Have you ever tasted beef and wondered how it gets its complex flavors or what part of the world it comes from? Or did the last time you had steak get you thinking about how a natural, grass-only diet affects the meat’s unique characteristics?
No? Well, most people don’t think this way since this sort of pondering is usually associated with wine connoisseurs. Even people who are unsure of the distinctions between a Chardonnay, Pinot Noir or Sauvignon Blanc understand the quality of the land, air and care each vineyard receives affects its taste.
So why wouldn’t that same concept of terroir influence the taste of pasture-raised cows? We believe it does, and here at Rafter W Ranch, we’re producing good quality meat with beef terroir to prove just that.
Terroir applies to more than just wine.
Terroir, pronounced ter-whar, is defined as the environmental conditions that give food its distinct characteristics. Our cows are fed no grains, which have been shown to “create an acidic environment in their digestive systems, leading to disease and the need for treatment with antibiotics,” according to American Grassfed. Soy, grains, and corn are prominent food for cattle in the commercial beef industry, which focuses on fattening up animals quickly. American Grassfed also states, “Research shows that grass-fed meat is lean, contains a high percentage of good fats – Omega 3s and CLA — and beneficial antioxidant vitamins and minerals.”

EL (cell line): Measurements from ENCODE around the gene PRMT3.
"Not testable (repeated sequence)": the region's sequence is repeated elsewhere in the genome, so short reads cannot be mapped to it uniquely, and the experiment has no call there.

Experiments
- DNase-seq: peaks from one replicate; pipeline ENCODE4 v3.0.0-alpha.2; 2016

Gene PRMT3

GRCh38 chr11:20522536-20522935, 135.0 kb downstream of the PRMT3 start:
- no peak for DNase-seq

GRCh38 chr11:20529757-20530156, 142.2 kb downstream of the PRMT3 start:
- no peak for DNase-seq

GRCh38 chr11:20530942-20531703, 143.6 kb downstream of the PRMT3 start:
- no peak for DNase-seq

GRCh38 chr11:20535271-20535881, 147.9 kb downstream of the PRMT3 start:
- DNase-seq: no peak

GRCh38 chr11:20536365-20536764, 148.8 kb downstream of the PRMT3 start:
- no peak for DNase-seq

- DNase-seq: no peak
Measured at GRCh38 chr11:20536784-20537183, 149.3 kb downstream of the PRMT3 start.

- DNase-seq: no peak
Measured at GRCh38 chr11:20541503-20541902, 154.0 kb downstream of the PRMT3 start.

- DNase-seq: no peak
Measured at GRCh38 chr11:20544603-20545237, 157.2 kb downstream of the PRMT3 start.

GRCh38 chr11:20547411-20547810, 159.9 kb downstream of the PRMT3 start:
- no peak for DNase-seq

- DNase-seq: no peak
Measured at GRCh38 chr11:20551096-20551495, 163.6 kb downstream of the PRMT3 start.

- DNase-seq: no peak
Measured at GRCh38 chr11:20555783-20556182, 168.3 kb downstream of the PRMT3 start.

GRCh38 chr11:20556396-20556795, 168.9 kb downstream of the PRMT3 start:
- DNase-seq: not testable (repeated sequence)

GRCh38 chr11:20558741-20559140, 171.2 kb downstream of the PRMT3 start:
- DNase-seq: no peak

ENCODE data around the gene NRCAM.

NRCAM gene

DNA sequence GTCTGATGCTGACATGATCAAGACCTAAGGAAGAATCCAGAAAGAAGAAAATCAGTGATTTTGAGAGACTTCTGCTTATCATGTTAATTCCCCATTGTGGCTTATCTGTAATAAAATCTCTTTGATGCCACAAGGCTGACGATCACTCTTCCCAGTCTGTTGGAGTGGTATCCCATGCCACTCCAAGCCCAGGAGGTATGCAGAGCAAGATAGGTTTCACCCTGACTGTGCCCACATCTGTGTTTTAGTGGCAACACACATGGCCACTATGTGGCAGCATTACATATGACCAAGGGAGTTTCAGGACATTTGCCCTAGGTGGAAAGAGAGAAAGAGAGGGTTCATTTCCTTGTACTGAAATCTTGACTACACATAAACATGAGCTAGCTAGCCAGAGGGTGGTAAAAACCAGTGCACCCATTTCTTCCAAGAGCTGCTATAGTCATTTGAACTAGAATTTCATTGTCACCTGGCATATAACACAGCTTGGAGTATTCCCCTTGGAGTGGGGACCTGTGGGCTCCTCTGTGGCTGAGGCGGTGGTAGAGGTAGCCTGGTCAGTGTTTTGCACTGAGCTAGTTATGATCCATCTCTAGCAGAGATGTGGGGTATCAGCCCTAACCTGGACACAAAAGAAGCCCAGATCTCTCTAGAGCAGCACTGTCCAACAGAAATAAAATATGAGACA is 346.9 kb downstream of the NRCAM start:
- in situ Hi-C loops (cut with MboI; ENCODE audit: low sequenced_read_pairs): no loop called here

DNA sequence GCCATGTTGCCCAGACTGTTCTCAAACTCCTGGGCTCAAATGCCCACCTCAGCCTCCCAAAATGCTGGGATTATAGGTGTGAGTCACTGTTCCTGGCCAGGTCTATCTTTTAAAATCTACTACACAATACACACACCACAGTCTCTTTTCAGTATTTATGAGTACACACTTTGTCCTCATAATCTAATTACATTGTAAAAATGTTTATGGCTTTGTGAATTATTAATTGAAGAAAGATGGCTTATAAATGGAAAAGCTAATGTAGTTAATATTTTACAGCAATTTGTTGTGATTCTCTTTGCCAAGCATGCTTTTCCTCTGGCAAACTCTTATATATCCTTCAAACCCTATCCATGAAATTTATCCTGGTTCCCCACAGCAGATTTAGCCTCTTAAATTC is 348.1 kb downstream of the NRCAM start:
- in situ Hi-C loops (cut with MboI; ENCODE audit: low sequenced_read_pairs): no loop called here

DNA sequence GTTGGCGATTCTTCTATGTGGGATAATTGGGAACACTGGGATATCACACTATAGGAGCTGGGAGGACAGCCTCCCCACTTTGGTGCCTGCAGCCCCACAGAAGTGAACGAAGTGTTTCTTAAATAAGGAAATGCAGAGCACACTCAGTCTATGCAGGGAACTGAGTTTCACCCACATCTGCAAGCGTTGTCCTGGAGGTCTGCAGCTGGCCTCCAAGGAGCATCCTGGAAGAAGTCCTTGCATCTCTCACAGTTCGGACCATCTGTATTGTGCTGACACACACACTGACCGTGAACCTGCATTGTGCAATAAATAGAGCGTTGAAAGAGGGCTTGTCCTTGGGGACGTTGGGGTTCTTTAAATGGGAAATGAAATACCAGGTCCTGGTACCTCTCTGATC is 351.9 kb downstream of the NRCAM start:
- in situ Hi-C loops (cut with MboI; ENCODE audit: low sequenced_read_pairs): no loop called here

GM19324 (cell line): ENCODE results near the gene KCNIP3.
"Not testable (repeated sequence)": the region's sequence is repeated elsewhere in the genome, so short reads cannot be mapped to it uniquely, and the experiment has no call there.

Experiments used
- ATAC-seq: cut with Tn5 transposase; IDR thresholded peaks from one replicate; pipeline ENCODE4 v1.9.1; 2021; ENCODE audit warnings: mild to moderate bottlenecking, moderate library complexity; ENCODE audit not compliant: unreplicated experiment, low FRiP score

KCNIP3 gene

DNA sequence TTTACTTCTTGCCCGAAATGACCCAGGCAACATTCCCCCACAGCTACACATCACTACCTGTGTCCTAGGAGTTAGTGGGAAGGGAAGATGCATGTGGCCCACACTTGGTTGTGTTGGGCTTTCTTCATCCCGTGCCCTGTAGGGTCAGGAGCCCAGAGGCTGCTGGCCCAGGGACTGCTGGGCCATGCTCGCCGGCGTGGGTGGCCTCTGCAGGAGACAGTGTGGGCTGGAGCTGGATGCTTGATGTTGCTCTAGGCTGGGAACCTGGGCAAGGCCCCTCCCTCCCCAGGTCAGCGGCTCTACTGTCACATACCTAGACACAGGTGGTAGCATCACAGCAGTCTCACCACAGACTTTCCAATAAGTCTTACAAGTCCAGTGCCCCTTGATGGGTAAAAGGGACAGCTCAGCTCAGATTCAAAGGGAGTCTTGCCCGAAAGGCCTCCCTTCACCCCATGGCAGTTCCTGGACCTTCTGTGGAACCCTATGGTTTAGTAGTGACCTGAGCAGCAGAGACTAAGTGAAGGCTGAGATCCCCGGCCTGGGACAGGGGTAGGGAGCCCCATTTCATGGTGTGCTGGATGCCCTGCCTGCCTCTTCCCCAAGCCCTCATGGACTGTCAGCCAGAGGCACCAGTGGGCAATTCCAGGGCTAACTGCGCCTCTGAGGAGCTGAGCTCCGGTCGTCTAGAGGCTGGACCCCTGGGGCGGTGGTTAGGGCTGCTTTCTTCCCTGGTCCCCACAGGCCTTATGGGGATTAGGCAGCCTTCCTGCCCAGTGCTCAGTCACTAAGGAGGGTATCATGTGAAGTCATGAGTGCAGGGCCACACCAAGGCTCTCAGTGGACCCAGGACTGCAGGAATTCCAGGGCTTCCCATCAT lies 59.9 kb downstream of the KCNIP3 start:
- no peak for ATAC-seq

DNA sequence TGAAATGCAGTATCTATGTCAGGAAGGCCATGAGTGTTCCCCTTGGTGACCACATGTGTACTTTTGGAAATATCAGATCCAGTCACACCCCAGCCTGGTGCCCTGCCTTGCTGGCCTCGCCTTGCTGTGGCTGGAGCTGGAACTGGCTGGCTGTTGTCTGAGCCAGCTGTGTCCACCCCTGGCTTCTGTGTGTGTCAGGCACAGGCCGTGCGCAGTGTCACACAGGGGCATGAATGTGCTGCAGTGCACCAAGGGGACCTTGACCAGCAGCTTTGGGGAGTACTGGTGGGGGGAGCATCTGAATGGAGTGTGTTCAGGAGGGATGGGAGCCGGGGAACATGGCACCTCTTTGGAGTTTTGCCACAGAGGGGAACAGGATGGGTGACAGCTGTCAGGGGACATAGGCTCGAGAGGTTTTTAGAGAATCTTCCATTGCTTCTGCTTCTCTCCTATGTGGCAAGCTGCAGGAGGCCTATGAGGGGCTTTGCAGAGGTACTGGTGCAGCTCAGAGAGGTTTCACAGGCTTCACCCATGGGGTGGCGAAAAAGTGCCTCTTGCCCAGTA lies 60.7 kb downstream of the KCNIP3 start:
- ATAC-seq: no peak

Our cattle are moved to new pastures daily and freely graze on fresh forage, while our chickens help clean up after the cows leading to rich, fertilized grassland.
“It does make sense: the physical geography will determine how things taste,” explains Canada’s Niagara College professor Michael Olson. “When it comes to our steak at dinner, we likely consider its triple-A grade or perhaps it’s Black Angus breed, but what is increasingly recognized as important is what the animal ate and its impact on flavor and texture.”
So the next time you sit down for a beef dinner, we hope you taste the flavors and complexities that come from clean air, fertilized pastures and natural farming practices like that of the Rafter W terroir.